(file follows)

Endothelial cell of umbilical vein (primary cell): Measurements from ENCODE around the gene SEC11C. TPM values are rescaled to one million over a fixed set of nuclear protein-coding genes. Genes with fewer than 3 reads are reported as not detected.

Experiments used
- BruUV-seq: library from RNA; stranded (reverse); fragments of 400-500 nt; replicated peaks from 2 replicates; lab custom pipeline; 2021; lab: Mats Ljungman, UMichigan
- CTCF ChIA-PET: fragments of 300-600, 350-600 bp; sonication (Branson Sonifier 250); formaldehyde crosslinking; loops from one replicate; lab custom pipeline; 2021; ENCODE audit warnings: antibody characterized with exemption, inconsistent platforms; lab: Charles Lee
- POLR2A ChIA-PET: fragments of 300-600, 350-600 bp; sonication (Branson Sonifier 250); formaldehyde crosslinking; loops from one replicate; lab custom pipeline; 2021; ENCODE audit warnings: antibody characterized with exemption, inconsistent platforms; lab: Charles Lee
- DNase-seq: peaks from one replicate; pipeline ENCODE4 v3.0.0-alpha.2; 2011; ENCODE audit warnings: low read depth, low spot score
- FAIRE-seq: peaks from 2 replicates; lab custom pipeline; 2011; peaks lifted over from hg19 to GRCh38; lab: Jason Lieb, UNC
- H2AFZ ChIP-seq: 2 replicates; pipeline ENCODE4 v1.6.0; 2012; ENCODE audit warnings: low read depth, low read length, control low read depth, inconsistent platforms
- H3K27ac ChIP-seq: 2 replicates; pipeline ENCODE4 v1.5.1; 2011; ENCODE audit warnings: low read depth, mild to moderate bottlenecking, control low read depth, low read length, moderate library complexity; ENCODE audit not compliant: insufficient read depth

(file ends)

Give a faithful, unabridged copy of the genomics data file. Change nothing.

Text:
Endothelial cell of umbilical vein (primary cell): Measurements from ENCODE around the gene SEC11C. TPM values are rescaled to one million over a fixed set of nuclear protein-coding genes. Genes with fewer than 3 reads are reported as not detected.

Experiments used
- BruUV-seq: library from RNA; stranded (reverse); fragments of 400-500 nt; replicated peaks from 2 replicates; lab custom pipeline; 2021; lab: Mats Ljungman, UMichigan
- CTCF ChIA-PET: fragments of 300-600, 350-600 bp; sonication (Branson Sonifier 250); formaldehyde crosslinking; loops from one replicate; lab custom pipeline; 2021; ENCODE audit warnings: antibody characterized with exemption, inconsistent platforms; lab: Charles Lee
- POLR2A ChIA-PET: fragments of 300-600, 350-600 bp; sonication (Branson Sonifier 250); formaldehyde crosslinking; loops from one replicate; lab custom pipeline; 2021; ENCODE audit warnings: antibody characterized with exemption, inconsistent platforms; lab: Charles Lee
- DNase-seq: peaks from one replicate; pipeline ENCODE4 v3.0.0-alpha.2; 2011; ENCODE audit warnings: low read depth, low spot score
- FAIRE-seq: peaks from 2 replicates; lab custom pipeline; 2011; peaks lifted over from hg19 to GRCh38; lab: Jason Lieb, UNC
- H2AFZ ChIP-seq: 2 replicates; pipeline ENCODE4 v1.6.0; 2012; ENCODE audit warnings: low read depth, low read length, control low read depth, inconsistent platforms
- H3K27ac ChIP-seq: 2 replicates; pipeline ENCODE4 v1.5.1; 2011; ENCODE audit warnings: low read depth, mild to moderate bottlenecking, control low read depth, low read length, moderate library complexity; ENCODE audit not compliant: insufficient read depth